“geoscience” or “Earth science” is the study of the structure, evolution and dynamics of the Earth and its natural minerals and energy resources. Geology investigates the processes that have shaped the Earth through its 4,500 million year history and uses the rock record to unravel that history.
James Hutton, the “Father of Modern Geology”, originated the theory of uniformitarianism – a fundamental principle of geology – that explains the features of the Earth crust by means of natural processes over geological time. This was the belief that geological forces at work in the present day – barely noticeable to the human eye, yet immense in their impact – are the same as those that operated in the past.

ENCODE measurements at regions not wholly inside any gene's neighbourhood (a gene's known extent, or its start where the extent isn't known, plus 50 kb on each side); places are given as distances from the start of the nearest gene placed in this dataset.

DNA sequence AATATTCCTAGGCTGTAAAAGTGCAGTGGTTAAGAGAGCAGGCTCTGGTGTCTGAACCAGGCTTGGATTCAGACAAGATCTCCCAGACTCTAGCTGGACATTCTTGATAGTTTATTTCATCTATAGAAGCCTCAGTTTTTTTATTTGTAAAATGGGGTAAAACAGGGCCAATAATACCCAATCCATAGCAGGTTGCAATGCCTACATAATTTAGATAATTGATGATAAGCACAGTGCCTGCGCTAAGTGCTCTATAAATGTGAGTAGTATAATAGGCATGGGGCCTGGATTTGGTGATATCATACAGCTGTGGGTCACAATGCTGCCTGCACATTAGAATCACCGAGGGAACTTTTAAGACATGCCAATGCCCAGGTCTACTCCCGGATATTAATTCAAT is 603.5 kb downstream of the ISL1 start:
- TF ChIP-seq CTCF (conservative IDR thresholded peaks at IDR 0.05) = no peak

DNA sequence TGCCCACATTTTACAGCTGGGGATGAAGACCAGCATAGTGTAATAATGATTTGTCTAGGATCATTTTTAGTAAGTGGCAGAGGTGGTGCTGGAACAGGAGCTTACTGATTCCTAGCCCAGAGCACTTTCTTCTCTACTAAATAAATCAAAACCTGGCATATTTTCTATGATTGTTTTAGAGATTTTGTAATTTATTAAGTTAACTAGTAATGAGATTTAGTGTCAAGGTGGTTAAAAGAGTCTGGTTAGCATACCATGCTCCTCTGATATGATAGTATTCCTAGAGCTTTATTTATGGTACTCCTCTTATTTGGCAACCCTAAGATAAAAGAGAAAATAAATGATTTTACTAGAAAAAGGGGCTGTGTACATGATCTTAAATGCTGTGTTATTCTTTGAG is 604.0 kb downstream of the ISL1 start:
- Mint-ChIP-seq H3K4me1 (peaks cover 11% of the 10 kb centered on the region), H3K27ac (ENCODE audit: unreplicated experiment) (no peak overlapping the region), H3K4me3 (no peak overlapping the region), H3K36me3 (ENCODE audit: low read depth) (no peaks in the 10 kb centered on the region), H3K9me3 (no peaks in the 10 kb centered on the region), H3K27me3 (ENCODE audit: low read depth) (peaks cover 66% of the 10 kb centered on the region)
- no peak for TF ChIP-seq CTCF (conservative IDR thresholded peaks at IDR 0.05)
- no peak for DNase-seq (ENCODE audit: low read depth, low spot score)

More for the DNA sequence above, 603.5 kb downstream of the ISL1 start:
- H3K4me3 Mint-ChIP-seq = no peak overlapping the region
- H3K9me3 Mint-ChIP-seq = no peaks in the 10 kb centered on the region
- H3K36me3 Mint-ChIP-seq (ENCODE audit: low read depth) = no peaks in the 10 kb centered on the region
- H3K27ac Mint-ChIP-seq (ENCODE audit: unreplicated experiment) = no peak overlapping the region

The geology group meets on the last Wednesday of the month usually from March through to September to go on visits planned by the members the previous autumn. Visits usually begin at ten am and we aim to finish by three to four o’clock. Some of the visits are in the Dales and Craven, but others are further afield. Everyone is welcome and no previous knowledge of geology is required.
Image:JH Great Asby Scar National Nature Reserve lies in the central part of the Carboniferous limestone exposure on the Asby
Throughs La on eroded Woodbine Shale Sandside and Storth are in the Arnside and Silverdale Area of Outstanding
From the top of Black Hill, between Eastby and Barden,
Image:JH Great Asby Scar National Nature Reserve lies in the
Throughs La on eroded Woodbine Shale Sandside and